Leadership development starts with the definition of the new work the leader must be able to do in their next position. And the best way I know to define the work is to compile a collection of work products that must be created in the next position and match that against the collection of work products the leader has created. The difference between the required work products and the ones the leader has demonstrated defines the leadership development plan.

To define the leadership development plan, start with the work products.

And to help the leader develop, think apprenticeship.  And for that, see this seminal report from 1945.

The Dark Underbelly of Success

Best practice – a tired recipe you recycle because you think the world is static.
Emergent practice – a new way to work created from whole cloth because the context is new.

Worst practice – a best practice applied to a world that has changed around you.
Novel practice– work that recognizes the world is a different place but is dismissed out-of-hand because everyone wants to live in the comfortable past.

Continuous improvement – when you try to put a shine on a tired, old process that worked ten years ago.
Discontinuous improvement – work that is disrespectful to the Status Quo and hurts people’s feelings.

Grow the core – when you do what you did in 2010 because you don’t know what else to do.
Obsolete your best work – when you do work that makes it clear to your customers that they should not have purchased your most successful product.

Reduce operating expense – what you do when you don’t know how to grow the top line and want to eliminate the flexibility to respond to an uncertain future.
Grow the top line – when you launch a new product that causes your customers to happily throw away the product they just bought from you.

A PowerPoint slide deck that defines your strategic plan – an electronic work product that distracts you from the reality of an ever-changing future.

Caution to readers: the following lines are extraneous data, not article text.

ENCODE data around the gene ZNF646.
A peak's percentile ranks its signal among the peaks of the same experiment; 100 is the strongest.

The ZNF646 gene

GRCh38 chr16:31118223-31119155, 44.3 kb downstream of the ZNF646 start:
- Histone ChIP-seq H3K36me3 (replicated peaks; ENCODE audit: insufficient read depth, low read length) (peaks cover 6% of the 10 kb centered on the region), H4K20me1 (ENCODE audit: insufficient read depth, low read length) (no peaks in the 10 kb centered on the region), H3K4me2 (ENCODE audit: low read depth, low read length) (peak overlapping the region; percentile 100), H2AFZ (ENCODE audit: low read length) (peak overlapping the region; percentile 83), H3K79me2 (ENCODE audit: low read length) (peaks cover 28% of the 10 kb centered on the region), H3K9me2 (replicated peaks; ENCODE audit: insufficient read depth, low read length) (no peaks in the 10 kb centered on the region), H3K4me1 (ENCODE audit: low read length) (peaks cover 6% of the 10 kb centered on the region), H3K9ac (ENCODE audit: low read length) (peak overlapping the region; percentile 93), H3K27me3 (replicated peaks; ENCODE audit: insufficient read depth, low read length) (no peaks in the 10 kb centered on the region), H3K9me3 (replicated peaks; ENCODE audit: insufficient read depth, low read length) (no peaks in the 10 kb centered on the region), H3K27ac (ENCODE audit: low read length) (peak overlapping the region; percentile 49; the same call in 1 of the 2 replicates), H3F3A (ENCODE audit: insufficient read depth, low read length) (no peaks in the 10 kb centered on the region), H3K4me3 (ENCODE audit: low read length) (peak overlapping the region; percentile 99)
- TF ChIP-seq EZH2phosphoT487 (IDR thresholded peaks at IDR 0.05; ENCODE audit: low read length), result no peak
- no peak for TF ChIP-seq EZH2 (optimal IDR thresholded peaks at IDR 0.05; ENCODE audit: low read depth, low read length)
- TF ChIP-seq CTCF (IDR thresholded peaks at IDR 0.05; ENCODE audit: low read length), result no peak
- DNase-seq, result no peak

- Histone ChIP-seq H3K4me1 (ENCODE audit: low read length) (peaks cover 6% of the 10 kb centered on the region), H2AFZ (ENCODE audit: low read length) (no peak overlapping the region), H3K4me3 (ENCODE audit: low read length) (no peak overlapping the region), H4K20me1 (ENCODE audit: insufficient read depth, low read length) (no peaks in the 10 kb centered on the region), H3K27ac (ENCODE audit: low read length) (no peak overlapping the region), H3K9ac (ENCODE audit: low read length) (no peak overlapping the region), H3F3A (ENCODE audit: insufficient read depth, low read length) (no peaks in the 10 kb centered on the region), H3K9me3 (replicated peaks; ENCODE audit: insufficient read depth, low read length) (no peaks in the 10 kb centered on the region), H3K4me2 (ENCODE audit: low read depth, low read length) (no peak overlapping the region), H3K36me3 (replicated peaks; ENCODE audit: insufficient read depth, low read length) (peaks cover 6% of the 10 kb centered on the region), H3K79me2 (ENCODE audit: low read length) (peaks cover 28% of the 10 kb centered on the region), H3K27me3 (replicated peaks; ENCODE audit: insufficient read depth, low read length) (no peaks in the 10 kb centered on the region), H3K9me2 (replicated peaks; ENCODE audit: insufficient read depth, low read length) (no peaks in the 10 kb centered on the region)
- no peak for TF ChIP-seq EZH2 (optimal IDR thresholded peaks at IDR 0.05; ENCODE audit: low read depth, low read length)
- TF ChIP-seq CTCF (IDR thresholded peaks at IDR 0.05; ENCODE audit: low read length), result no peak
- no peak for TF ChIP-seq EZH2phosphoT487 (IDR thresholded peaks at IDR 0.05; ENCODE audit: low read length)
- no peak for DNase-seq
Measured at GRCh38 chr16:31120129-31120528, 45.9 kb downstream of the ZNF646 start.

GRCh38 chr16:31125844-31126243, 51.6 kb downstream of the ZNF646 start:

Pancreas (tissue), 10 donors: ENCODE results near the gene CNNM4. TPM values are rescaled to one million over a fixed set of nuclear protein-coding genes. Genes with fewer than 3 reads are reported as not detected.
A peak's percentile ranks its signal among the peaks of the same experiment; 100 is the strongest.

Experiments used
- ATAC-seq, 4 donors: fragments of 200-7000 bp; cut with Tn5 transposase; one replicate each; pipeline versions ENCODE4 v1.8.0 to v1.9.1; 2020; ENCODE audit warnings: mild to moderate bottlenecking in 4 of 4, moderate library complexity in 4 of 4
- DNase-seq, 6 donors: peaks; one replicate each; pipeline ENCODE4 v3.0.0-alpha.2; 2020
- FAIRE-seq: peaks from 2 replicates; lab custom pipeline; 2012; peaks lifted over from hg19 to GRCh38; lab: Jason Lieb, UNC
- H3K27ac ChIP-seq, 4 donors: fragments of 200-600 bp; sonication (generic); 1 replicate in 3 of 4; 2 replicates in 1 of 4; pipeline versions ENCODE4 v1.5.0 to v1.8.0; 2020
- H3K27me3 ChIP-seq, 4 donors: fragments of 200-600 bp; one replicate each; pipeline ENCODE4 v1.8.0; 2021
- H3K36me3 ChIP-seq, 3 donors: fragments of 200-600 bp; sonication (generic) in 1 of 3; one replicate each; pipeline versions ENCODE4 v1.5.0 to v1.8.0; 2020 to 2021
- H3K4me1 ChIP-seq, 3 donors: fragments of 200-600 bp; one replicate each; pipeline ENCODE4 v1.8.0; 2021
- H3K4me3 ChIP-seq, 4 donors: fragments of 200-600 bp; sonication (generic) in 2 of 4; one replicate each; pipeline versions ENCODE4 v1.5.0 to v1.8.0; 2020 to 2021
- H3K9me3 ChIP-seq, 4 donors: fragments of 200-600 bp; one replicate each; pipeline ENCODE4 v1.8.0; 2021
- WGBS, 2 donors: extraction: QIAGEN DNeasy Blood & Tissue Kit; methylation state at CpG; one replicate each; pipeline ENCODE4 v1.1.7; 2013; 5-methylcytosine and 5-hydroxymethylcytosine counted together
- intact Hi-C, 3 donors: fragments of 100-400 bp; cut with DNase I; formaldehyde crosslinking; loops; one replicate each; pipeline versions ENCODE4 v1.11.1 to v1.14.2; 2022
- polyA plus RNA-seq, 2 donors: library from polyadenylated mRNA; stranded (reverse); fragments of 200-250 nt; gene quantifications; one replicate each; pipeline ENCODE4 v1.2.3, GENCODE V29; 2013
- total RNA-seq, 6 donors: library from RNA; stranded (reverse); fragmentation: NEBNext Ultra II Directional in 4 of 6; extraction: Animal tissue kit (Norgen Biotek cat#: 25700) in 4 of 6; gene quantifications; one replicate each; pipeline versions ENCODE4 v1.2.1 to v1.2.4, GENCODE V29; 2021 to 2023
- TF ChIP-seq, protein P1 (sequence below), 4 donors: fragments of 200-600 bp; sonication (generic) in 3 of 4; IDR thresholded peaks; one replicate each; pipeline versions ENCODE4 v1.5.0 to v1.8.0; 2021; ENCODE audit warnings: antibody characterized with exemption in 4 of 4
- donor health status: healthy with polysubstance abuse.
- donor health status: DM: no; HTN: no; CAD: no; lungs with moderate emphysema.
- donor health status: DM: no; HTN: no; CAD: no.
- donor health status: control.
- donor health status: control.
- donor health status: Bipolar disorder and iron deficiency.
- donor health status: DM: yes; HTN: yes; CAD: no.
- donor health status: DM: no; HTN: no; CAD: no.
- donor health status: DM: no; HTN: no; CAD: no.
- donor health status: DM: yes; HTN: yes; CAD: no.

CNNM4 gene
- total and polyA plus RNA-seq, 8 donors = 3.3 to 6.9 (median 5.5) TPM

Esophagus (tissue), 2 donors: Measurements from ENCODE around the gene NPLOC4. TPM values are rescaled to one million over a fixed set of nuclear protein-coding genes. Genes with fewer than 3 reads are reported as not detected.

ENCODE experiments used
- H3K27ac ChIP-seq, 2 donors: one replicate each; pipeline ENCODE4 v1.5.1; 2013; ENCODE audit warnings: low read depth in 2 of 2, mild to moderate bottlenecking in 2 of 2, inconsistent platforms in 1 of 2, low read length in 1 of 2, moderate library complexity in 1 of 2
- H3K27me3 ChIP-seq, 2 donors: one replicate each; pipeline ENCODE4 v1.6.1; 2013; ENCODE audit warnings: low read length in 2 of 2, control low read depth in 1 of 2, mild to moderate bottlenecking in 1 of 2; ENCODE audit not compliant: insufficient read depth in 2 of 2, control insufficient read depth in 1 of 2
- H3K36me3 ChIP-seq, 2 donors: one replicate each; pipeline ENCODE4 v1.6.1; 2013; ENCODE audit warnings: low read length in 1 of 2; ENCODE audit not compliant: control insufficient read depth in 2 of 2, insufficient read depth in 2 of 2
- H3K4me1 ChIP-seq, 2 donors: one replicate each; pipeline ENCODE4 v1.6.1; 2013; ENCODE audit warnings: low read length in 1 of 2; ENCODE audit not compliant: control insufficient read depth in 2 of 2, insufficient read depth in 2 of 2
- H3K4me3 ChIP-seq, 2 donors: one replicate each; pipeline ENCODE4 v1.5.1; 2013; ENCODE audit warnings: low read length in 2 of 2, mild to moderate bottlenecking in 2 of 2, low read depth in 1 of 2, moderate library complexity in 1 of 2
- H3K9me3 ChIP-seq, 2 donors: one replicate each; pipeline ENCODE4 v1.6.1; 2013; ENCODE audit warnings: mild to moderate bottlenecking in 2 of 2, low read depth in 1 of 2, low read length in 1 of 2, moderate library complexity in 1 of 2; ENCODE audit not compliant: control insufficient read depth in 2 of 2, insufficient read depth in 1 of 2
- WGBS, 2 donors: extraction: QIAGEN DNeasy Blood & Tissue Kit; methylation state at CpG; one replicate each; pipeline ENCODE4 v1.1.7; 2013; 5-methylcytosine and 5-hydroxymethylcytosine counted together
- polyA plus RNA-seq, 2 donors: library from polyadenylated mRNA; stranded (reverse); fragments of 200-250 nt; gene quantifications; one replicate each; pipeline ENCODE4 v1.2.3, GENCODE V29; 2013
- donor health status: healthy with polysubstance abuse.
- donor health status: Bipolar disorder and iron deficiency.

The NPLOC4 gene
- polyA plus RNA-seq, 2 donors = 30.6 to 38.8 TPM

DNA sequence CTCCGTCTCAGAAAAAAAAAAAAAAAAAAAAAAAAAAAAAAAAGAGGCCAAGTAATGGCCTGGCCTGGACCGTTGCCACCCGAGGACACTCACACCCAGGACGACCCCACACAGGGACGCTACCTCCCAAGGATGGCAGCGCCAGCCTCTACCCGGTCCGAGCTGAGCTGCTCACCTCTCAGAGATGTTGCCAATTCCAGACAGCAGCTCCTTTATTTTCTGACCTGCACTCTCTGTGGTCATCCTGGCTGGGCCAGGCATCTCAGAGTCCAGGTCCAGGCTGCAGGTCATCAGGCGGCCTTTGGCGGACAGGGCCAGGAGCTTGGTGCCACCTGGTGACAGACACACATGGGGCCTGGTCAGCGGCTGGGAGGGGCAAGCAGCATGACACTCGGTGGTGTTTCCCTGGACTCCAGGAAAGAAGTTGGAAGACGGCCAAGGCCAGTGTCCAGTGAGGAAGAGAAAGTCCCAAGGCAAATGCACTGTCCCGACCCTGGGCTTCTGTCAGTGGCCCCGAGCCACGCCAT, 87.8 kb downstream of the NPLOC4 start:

A new product that is radically better than your last one – what you should create instead of a PowerPoint slide deck that defines your strategic plan.

MBA – a university degree that gives you a pedigree so companies hire you.
Ph.D. – a university degree that teaches you to learn, but takes too long.

Return On Investment (ROI) – a calculation that scuttles new work that would reinvent your business.
Imagination – thinking that will help you navigate an uncertain future, but is knee-capped by the ROI calculation.

Standard work – a process you used last time and will use next time because, again, you think the world is static.
Judgment – thinking that creates a whole new business trajectory to address an uncertain future but can get you fired if you use it.

A sustainable competitive advantage – a relic of a slow-moving world.
Continual change – the only way to deal with an ever-accelerating future.

Success – profits from work done by people who retired from your company some time ago.
Success – the thing that blocks you from working on the unproven.

Success – what pays the bills.
Success – what jeopardizes your ability to pay the bills in five years.

Success – why people think old practices are best practices.
Success – why new work is so difficult to do.

Success – why continuous improvement carries the day.
Success – why discontinuous improvement threatens.

Success – the mother of complacency.

“dark underbelly” by JoeBenjamin is licensed under CC BY-NC 2.0

Sometimes too much is just that – too much.

When your best isn’t good enough, how do you feel? When your best isn’t good enough, what do you do? But more importantly, when your best isn’t good enough, what does that say about you?

If your best used to be good enough and now it isn’t, there are four possible explanations. 1.) Expectations increased and your performance is unchanged. 2.) Expectations increased and your performance increased less.  3.) Expectations increased and your performance decreased.